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C.D. Warner, et al., comp. The Library of the World’s Best Literature.
An Anthology in Thirty Volumes. 1917.

The Inundation

By James Thomson (1700–1748)

From ‘The Seasons’—Autumn

DEFEATING oft the labors of the year,

The sultry south collects a potent blast.

At first the groves are scarcely seen to stir

Their trembling tops, and a still murmur runs

Along the soft-inclining fields of corn;

But as the aerial tempest fuller swells,

And in one mighty stream, invisible,

Immense, the whole excited atmosphere

Impetuous rushes o’er the sounding world,

Strained to the root, the stooping forest pours

A rustling shower of yet untimely leaves.

High-beat, the circling mountains eddy in,

From the bare wild, the dissipated storm,

And send it in a torrent down the vale.

Exposed and naked to its utmost rage,

Through all the sea of harvest rolling round,

The billowy plain floats wide; nor can evade,

Though pliant to the blast, its seizing force—

Or whirled in air, or into vacant chaff

Shook waste. And sometimes too a burst of rain,

Swept from the black horizon, broad, descends

In one continuous flood. Still overhead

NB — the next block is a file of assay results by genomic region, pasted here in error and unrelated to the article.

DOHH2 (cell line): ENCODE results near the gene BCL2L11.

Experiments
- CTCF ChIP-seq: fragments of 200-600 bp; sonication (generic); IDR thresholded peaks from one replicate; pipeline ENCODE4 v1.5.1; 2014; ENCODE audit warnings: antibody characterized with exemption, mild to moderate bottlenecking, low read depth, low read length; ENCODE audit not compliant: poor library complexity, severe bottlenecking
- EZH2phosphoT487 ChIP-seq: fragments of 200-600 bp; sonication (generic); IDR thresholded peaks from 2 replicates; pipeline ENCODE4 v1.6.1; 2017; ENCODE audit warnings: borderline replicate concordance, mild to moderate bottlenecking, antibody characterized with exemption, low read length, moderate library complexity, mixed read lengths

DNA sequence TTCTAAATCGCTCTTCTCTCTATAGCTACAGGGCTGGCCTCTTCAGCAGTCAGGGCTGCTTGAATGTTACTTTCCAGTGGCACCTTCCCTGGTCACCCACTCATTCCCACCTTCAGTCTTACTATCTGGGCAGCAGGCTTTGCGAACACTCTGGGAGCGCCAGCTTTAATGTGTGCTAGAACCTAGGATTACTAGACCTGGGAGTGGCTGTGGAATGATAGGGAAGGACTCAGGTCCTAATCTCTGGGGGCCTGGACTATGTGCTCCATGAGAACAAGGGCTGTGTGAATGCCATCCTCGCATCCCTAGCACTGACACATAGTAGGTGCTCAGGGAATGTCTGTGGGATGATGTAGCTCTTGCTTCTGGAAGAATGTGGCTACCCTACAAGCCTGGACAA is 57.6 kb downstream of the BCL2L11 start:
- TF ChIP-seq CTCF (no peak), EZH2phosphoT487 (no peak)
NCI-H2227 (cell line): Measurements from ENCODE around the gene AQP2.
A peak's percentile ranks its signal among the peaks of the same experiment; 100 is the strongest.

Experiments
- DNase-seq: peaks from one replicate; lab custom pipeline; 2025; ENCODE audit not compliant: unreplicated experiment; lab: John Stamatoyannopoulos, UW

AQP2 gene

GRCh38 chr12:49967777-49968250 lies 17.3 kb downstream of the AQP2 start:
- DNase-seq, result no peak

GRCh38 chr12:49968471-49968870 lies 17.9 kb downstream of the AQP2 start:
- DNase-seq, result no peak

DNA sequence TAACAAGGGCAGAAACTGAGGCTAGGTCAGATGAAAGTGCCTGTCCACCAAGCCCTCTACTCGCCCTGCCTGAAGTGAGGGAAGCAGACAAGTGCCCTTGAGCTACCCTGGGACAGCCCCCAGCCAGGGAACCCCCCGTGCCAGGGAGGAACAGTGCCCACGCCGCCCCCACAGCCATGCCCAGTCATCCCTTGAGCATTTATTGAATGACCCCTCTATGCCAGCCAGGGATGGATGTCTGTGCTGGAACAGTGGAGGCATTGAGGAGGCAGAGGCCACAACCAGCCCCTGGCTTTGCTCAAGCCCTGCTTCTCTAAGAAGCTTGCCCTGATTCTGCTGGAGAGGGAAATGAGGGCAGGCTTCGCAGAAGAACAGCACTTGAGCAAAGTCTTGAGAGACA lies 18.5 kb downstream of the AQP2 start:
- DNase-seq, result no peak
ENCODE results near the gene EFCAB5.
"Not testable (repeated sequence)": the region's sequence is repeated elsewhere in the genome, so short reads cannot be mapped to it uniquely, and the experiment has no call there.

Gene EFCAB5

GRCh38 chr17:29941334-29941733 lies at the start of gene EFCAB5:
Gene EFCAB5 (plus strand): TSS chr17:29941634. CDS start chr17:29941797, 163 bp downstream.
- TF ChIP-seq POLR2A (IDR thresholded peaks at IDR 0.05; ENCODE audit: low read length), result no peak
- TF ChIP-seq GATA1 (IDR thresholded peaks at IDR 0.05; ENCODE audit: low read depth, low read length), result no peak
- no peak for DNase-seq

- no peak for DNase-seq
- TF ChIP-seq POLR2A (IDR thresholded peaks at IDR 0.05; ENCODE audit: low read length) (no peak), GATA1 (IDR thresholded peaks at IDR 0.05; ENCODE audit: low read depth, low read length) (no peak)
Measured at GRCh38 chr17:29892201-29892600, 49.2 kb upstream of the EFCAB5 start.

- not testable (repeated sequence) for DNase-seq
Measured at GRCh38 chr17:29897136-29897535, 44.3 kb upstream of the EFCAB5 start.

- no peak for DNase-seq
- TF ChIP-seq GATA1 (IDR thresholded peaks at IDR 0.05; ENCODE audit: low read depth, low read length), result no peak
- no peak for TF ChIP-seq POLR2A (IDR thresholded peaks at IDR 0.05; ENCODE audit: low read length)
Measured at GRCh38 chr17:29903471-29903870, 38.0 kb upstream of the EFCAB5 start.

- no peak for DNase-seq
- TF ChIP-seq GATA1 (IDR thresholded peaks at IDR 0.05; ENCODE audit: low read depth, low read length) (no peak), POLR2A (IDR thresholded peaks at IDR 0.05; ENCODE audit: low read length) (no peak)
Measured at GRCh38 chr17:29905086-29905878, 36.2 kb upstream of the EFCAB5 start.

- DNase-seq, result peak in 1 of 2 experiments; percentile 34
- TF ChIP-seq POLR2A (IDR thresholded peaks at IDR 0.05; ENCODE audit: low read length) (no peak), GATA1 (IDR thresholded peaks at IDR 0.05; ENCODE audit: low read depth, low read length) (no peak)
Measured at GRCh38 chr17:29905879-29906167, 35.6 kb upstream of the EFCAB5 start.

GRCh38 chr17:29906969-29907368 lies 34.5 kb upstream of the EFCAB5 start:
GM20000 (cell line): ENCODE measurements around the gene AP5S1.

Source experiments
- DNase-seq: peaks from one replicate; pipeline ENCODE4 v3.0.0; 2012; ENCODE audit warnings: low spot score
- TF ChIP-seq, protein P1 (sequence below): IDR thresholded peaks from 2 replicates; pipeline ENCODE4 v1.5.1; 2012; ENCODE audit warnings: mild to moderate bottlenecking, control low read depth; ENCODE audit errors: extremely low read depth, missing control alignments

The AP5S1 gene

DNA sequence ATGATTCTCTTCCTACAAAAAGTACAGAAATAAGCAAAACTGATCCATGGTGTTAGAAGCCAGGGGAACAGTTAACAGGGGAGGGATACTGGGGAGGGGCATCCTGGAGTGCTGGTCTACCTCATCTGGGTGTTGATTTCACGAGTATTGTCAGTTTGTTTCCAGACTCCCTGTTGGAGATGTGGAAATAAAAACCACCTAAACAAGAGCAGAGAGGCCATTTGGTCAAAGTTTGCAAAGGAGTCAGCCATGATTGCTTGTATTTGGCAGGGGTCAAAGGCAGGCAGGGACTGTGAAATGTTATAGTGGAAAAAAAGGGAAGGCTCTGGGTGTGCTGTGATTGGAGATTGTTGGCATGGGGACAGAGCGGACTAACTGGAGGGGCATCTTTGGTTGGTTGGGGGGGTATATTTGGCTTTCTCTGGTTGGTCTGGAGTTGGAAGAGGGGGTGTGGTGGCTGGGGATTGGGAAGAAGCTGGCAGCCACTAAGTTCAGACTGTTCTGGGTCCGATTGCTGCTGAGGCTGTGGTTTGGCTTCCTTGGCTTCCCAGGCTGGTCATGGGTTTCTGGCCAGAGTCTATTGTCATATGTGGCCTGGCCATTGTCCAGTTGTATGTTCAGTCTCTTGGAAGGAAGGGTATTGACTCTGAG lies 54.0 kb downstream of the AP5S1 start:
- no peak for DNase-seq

The mingling tempest weaves its gloom, and still

The deluge deepens; till the fields around

Lie sunk and flatted in the sordid wave.

Sudden, the ditches swell; the meadows swim.

Red, from the hills, innumerable streams

Tumultuous roar; and high above its bank

The river lift: before whose rushing tide,

Herds, flocks, and harvests, cottages and swains,

Roll mingled down; all that the winds had spared,

In one wild moment ruined,—the big hopes

And well-earned treasures of the painful year.

Fled to some eminence, the husbandman

Helpless beholds the miserable wreck

Driving along; his drowning ox at once

Descending, with his labors scattered round,

He sees; and instant o’er his shivering thought

Comes Winter unprovided, and a train

Of clamant children dear. Ye masters, then,

Be mindful of the rough laborious hand

That sinks you soft in elegance and ease;

Be mindful of those limbs, in russet clad,

Whose toil to yours is warmth and graceful pride;

And oh, be mindful of that sparing board

Which covers yours with luxury profuse,

Makes your glass sparkle, and your sense rejoice!

Nor cruelly demand what the deep rains

And all-involving winds have swept away.